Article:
LOW, LIVE IN LAUSANNE : VOICES FROM THE BEYOND

The band LOW, composed by Alan Sparhawk (guitars), Mimi Parker (drums) and Liz Draper (on bass for that tour 2022) conquered the Lausanne audience on May 16th. A group of « LOWlovers » religiously installed in this magnificent hall of the Docks, with the appropriate woodwork to absorb this organic and dreamlike sound coming from the instruments and voices of a band born in the 90s in the middle of the grunge wave. LOW’s influences are numerous, between the glam rock of T-REX and David Bowie, Neil Young and many indie-pop artists who served the very particular genre that LOW represents (slowcore) like Idaho or the Red House Painters, a sort of distant cousin of the shoegaze style popularized by bands like Slowdive or Jesus and the Mary Chain, noises reduced, voices enhanced. A brilliant show with warm exchanges with Alan, nice enough to accept selfies and small chats with the audience at the end of the show, and a head full of memories… Last night I dreamt that somedy LOWed me as The Smiths would sing.

LOW in Lausanne, May 16, 2022 (Alan Sparhawk and Mimi Parker on guitar, drums and vocals), by David Glaser

LOW is a sensory experience, an auditory miracle for our helmeted noggins. LOW performing live, it is magical. Their show requires a combination of skills. Seeing faces clearly in the half-light (the musicians are backlit) can be hard. But it drags us to pay a special attention to the harmony between the equally beautiful voices of Alan Sparhawk and Mimi Parker. The Mormon couple from Duluth, Minnesota, have come a long way together, jumping on the grunge-slowcore bandwagon in the 90s to keep a particularly solid publishing pace in the 2000s and 2010s thanks to their presence on Nirvana and Soundgarden’s label in their early days, their current imprint Sub Pop.

LOW’s discography is among the most diversified in the indie American scene.

We are in a cloud of atmospheric rock, letting out this duo of mystical voices, clear, worked to perfection. No excess of reverberation in the mix, the songs follow each other in the most perfect harmony. « Hey » offering dissonance and a confusing « twang ». This song is a new option in the band’s path, an opening on the experimentation. LOW seems to stay intransigent with its desire to regenerate itself. The duo offers a more raw musical writing while keeping the magic of its soaring vocal base then these voices are constantly keeping their ethos, that identifiable chant, evanescent and mysterious. Then « Days Like These » pops out. It is a bivocal pop melody not very orchestrated, catchy, a way to remind that LOW is to pop, what Eminem is to rap, a vocal signature with a very pronounced sense of dramatization of the flow. LOW is a vocal signature. Their vocal sound is an asset.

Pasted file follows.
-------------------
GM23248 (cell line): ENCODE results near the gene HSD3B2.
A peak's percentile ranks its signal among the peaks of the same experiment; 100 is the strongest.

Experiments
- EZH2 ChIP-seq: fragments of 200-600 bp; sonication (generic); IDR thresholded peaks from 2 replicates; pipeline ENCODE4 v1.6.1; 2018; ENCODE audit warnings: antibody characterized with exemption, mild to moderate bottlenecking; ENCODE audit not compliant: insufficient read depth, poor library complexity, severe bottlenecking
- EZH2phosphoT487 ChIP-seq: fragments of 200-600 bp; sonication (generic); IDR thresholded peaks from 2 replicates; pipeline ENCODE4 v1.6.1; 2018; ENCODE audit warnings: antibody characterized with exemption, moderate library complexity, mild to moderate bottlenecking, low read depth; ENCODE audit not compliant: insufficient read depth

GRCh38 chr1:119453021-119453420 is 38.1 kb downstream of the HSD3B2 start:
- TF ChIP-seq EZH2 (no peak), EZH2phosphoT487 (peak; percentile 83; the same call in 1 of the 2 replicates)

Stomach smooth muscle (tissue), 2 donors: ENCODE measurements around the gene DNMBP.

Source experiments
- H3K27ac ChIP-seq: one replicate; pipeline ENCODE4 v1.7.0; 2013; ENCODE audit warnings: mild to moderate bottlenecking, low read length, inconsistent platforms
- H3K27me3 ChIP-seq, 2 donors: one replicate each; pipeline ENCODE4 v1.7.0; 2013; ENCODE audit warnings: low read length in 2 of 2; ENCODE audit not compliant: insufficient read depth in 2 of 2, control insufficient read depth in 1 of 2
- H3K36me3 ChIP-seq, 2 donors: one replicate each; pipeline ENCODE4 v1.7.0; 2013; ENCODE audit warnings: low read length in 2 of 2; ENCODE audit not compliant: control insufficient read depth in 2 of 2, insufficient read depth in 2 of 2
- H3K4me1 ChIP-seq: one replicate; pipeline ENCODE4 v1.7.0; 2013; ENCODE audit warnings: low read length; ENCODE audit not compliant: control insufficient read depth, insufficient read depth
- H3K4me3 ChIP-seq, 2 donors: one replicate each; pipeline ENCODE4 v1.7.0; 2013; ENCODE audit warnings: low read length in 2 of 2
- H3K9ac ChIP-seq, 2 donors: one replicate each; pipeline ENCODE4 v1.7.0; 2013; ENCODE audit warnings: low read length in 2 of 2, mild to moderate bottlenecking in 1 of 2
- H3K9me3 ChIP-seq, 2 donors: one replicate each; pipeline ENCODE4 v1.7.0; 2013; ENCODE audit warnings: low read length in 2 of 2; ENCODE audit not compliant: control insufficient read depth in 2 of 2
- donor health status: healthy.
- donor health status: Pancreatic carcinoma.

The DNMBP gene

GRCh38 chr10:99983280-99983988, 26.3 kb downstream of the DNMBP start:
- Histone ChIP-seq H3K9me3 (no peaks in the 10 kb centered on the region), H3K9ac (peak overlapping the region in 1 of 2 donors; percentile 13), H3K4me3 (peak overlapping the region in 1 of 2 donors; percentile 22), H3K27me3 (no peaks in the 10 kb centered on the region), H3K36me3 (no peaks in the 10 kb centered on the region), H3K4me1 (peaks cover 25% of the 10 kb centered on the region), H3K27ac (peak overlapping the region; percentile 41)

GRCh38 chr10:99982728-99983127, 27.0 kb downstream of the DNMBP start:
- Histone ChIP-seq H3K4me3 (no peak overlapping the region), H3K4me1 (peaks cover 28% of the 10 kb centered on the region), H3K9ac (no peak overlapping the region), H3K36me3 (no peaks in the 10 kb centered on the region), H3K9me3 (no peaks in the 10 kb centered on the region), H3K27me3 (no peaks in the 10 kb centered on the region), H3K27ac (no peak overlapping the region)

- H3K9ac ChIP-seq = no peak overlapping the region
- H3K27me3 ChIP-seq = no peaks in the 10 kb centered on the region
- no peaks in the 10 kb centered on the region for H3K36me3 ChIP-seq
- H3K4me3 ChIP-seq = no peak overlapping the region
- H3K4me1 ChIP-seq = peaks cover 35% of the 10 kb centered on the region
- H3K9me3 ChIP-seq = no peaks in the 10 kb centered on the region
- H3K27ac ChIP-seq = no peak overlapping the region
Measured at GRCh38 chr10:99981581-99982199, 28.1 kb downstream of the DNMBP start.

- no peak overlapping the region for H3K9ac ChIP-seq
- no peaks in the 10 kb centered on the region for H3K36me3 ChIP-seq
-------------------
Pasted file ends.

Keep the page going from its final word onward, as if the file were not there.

LOW in Lausanne-Les Docks, the audience gave warmth applause for this famous slowcore duo (photo by David Glaser)

The public shows its passion, one notes a certain facility to listen in silence to the recital of LOW. The listening is calm and active though. One audience member, perhaps surprised by Mimi’s intonations (is there a major pop influence in Rindy Ross of Quarterflash or Stevie Nicks of Fleetwood Mac in some of her vocal parts? Not sure, but it would make sense that Mimi loved listening to these two vocalists) talks outloud about LOW sounding like « Christian rock », singing too good, too clean, invoking some upper force… Not sure I understood what he meant. Comparison is not reason enough, the French would say. « No Comprende » arrives to plunge him back into a bucket of holy water in 70’s style. This title sung in the manner of Neil Young during the « Harvest » period makes us travel in the history of the North American music. We feel the spiritual proximity with the « Gods » of the North American folk-rock, LOW having made of his music a combination of numerous US influences in a very complete, distinctive and original patchwork.

LOW and its impressive video artwork (photo by David Glaser)

« Congregation » is played. A song featuring a beautiful ritornello, a tipping point in a show where minimalism gives way to spicier musical tracks, opening the door to more powerful and dirty post-punk sounds. Then comes « Sunflower », a song from the soundtrack of the TV series « Skins » in Britain, reminding us that the Duluth duo’s discographic territory exceeds the 13 albums released in almost 30 years of career. Finally, « Always Up » is a beautiful moment of relaxation, a climatic sound that blows hot and cold on the eardrum just before « Plastic Cup » is played, one of the band’s recognizable tracks, not talking about a hit though. It opens its verses with double and rich vocal harmonies, a sensation of well-being in this « wall of (cotton-)sounds ». The band will finish in apotheosis on « Especially me » and « Deaf », a track taken from « The Great Destroyer », probably the most popular album of LOW in 2005.

Lausanne based band The Pussies (drummer Maud Luisier missing on that shot) with Alan Sparhawk for a quick photo, a few minutes after the show ended.

David Glaser

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